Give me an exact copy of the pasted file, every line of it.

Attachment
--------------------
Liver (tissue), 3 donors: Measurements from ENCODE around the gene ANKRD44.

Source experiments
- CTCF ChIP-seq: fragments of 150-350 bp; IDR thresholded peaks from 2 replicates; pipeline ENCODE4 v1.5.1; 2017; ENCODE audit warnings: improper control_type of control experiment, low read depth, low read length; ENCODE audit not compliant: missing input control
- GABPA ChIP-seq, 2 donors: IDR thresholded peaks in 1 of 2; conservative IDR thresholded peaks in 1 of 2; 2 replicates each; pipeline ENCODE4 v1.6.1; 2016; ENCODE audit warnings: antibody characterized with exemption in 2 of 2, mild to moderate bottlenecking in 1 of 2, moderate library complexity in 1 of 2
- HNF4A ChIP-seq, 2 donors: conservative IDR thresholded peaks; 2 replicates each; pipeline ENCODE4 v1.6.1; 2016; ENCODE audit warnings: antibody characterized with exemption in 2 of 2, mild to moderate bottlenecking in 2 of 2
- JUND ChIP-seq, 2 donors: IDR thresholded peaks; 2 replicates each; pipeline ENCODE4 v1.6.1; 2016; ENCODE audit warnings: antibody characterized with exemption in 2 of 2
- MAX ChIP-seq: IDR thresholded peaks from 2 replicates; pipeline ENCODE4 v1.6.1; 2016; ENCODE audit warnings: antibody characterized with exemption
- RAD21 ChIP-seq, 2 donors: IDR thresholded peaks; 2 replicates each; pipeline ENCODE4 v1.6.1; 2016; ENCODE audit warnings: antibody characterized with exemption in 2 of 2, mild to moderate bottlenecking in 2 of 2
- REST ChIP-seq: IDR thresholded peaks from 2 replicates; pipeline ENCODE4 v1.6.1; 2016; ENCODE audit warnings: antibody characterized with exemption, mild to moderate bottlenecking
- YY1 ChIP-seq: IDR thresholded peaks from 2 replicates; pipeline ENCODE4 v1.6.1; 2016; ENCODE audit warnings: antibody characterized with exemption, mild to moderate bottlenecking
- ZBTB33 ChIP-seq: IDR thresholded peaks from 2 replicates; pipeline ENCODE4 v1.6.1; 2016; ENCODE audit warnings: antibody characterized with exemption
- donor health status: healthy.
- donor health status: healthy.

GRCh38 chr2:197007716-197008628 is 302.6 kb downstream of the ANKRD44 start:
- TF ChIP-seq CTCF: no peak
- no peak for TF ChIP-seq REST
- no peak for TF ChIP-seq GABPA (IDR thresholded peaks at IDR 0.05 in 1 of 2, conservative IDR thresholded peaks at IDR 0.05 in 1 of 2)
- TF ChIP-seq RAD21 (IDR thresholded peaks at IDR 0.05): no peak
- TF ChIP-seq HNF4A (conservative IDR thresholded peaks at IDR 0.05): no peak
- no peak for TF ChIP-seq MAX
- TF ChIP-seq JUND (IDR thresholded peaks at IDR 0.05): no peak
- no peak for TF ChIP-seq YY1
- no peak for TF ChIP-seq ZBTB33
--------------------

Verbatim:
Liver (tissue), 3 donors: Measurements from ENCODE around the gene ANKRD44.

Source experiments
- CTCF ChIP-seq: fragments of 150-350 bp; IDR thresholded peaks from 2 replicates; pipeline ENCODE4 v1.5.1; 2017; ENCODE audit warnings: improper control_type of control experiment, low read depth, low read length; ENCODE audit not compliant: missing input control
- GABPA ChIP-seq, 2 donors: IDR thresholded peaks in 1 of 2; conservative IDR thresholded peaks in 1 of 2; 2 replicates each; pipeline ENCODE4 v1.6.1; 2016; ENCODE audit warnings: antibody characterized with exemption in 2 of 2, mild to moderate bottlenecking in 1 of 2, moderate library complexity in 1 of 2
- HNF4A ChIP-seq, 2 donors: conservative IDR thresholded peaks; 2 replicates each; pipeline ENCODE4 v1.6.1; 2016; ENCODE audit warnings: antibody characterized with exemption in 2 of 2, mild to moderate bottlenecking in 2 of 2
- JUND ChIP-seq, 2 donors: IDR thresholded peaks; 2 replicates each; pipeline ENCODE4 v1.6.1; 2016; ENCODE audit warnings: antibody characterized with exemption in 2 of 2
- MAX ChIP-seq: IDR thresholded peaks from 2 replicates; pipeline ENCODE4 v1.6.1; 2016; ENCODE audit warnings: antibody characterized with exemption
- RAD21 ChIP-seq, 2 donors: IDR thresholded peaks; 2 replicates each; pipeline ENCODE4 v1.6.1; 2016; ENCODE audit warnings: antibody characterized with exemption in 2 of 2, mild to moderate bottlenecking in 2 of 2
- REST ChIP-seq: IDR thresholded peaks from 2 replicates; pipeline ENCODE4 v1.6.1; 2016; ENCODE audit warnings: antibody characterized with exemption, mild to moderate bottlenecking
- YY1 ChIP-seq: IDR thresholded peaks from 2 replicates; pipeline ENCODE4 v1.6.1; 2016; ENCODE audit warnings: antibody characterized with exemption, mild to moderate bottlenecking
- ZBTB33 ChIP-seq: IDR thresholded peaks from 2 replicates; pipeline ENCODE4 v1.6.1; 2016; ENCODE audit warnings: antibody characterized with exemption
- donor health status: healthy.
- donor health status: healthy.

GRCh38 chr2:197007716-197008628 is 302.6 kb downstream of the ANKRD44 start:
- TF ChIP-seq CTCF: no peak
- no peak for TF ChIP-seq REST
- no peak for TF ChIP-seq GABPA (IDR thresholded peaks at IDR 0.05 in 1 of 2, conservative IDR thresholded peaks at IDR 0.05 in 1 of 2)
- TF ChIP-seq RAD21 (IDR thresholded peaks at IDR 0.05): no peak
- TF ChIP-seq HNF4A (conservative IDR thresholded peaks at IDR 0.05): no peak
- no peak for TF ChIP-seq MAX
- TF ChIP-seq JUND (IDR thresholded peaks at IDR 0.05): no peak
- no peak for TF ChIP-seq YY1
- no peak for TF ChIP-seq ZBTB33